Serving Tray in Leaf Form
This tray was made in the kilns at the great Chinese porcelain centre of Jingdezhen. Fashioned in porcelain, it was moulded to take the form of a leaf. The porcelain blank (plain, white, glazed but undecorated vessel) was sent down to Guangzhou (Canton), where it was decorated over the glaze in enamels, and then gilded. Thus the first firing took place in the high-temperature kilns of Jingdezhen, and its decoration was carried out at enamellers’ workshops in Guangzhou. A multitude of small, private firms operated throughout Guangzhou, purchasing fired porcelain blanks of all qualities, decorating and re-firing them in small muffle kilns. The muffle kilns used for this second firing were simple, round brick structures, about one metre high and three-quarters of a metre across, fitted inside with an iron wheel-like shelf that could be lifted in and out of the kiln using an iron hook. The shelf was densely packed with artefacts, carefully placed so that the objects did not touch one another during firing or they would be spoiled. Large items were put at the base, covered with clay lids made of the refractory material used to line kilns and make saggers, and smaller items were put on top of the lids. The process could be repeated to form several tiers, but obviously great care needed to be taken when unloading the kilns of this rather precarious load. The muffle kiln was lit around the sides using charcoal, and items on the iron wheel were turned using the iron hook, so that firing was uniform.1 Kiln operators protected themselves from the fierce heat with hand-held circular shields. Such a simple operation could be carried out in a very limited space, and required relatively little capital outlay, and thus could be run by small family concerns.
The decoration on this tray catered to Middle Eastern taste, for dense bands of flower scrolls are interspersed with bands of deep blue, and with cartouches containing inscriptions in both Hebrew and Arabic. The design was then embellished with lavish gilding. In the centre is an inscription in Persian/Arabic: “He! Year 1268 (1851-52). 116 6 waw. Wholesomely and with pleasure!” The significance of the numbers 116 and 6 and the letter waw in the middle have not been established. Beneath the rim are two inscriptions in Hebrew, saying “Drink thy wine with a merry heart!” (Ecclesiastes 9:7) and “Healing and life.”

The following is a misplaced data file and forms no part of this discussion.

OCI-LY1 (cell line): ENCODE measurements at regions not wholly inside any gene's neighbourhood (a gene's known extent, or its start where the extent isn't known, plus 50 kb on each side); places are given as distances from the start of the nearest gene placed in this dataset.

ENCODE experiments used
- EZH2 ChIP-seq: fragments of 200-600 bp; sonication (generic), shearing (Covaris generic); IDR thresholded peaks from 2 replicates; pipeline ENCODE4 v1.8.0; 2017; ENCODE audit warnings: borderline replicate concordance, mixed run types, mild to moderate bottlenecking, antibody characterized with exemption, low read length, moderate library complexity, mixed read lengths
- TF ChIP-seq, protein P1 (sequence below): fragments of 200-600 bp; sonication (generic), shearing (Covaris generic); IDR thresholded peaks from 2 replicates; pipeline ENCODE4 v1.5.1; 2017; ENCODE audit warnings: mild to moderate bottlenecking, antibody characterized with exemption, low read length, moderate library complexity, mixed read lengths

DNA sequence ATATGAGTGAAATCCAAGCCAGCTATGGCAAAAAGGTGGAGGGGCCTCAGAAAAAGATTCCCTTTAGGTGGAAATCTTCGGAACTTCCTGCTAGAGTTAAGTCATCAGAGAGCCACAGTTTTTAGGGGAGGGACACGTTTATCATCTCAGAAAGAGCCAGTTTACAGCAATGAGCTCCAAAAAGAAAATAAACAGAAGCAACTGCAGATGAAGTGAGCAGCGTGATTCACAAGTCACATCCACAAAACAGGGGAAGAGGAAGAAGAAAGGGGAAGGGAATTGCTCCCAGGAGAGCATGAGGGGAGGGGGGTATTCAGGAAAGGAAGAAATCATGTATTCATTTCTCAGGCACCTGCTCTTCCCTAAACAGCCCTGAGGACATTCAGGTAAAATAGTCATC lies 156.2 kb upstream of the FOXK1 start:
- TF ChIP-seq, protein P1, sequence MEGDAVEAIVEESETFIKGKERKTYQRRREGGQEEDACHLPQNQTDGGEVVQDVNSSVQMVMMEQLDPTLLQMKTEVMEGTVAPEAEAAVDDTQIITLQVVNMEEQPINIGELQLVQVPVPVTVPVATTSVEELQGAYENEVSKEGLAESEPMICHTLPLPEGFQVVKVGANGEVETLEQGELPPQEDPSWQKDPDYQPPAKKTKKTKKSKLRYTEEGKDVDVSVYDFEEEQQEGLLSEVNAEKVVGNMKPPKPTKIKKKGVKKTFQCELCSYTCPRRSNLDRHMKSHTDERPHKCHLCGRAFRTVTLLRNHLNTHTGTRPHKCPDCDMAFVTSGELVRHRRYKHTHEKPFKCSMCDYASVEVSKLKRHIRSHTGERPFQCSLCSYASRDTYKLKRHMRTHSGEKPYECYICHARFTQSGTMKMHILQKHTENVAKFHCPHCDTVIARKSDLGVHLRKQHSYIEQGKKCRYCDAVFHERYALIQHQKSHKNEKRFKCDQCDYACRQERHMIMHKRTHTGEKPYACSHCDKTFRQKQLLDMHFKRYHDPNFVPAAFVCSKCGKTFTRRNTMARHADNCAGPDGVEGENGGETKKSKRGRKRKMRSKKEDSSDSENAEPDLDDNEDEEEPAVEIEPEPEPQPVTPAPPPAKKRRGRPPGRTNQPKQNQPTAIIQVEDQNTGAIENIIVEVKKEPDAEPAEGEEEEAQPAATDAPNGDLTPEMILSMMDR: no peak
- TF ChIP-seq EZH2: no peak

It is interesting to consider whether the tray was made for a Jewish, Arab or Persian client. Both Arab and Jewish merchants were involved in the trade with China, while porcelain was also valued in Iran.2 A clue to possible customers comes from a cup and saucer in the Boston Museum of Fine Arts that have the same inscription in Hebrew (Accession Numbers: 2013.1011.1 and 2013.1011.3a-b). They originally came from the Jewish Sassoon family, who had links with India, China and England.3
1. Firing was generally achieved at relatively low temperatures of about 700-800°C.
2. Chinese porcelain for the Middle Eastern market, especially Iran, was made in some quantity in the mid-19th century. A typical example is a Chinese famille rose plate inscribed with the date AH 1269 (AD 1853) in the Victoria and Albert Museum (Accession Number: 552-1878) that was acquired in Iran in the mid-19th century.
3. For more information on the Sassoon family see Rose Kerr, Phillip Allen & Shih Ching-Fei. 2016. Chinese Ivory Carvings: The Sir Victor Sassoon Collection. London: Scala Arts & Heritage Publishers.